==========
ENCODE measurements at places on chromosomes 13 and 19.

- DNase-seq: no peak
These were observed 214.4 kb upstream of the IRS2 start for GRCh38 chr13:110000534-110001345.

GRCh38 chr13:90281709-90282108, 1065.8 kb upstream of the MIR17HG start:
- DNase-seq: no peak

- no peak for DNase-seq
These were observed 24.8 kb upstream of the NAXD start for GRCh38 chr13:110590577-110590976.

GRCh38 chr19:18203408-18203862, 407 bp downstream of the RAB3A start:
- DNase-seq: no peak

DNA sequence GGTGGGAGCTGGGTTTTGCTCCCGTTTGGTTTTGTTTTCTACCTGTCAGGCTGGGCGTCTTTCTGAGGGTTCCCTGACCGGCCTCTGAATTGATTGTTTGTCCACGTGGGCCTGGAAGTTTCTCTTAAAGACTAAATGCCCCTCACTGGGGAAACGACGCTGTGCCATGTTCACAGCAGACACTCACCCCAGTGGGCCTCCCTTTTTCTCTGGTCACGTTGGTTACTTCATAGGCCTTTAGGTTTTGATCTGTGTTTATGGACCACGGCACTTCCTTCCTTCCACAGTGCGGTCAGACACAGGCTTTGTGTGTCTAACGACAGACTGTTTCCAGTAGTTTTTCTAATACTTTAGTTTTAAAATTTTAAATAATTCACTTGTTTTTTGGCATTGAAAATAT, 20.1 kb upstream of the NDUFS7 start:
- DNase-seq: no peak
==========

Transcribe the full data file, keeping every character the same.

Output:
ENCODE measurements at places on chromosomes 13 and 19.

- DNase-seq: no peak
These were observed 214.4 kb upstream of the IRS2 start for GRCh38 chr13:110000534-110001345.

GRCh38 chr13:90281709-90282108, 1065.8 kb upstream of the MIR17HG start:
- DNase-seq: no peak

- no peak for DNase-seq
These were observed 24.8 kb upstream of the NAXD start for GRCh38 chr13:110590577-110590976.

GRCh38 chr19:18203408-18203862, 407 bp downstream of the RAB3A start:
- DNase-seq: no peak

DNA sequence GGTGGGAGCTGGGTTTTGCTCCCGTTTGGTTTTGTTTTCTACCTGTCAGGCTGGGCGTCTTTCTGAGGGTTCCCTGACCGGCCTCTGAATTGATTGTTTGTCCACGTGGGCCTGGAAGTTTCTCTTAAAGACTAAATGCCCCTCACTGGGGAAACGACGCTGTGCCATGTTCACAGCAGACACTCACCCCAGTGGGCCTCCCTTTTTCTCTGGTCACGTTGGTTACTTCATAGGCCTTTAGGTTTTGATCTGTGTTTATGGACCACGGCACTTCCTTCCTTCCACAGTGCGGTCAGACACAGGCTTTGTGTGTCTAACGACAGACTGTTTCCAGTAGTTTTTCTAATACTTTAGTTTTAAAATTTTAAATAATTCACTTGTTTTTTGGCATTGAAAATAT, 20.1 kb upstream of the NDUFS7 start:
- DNase-seq: no peak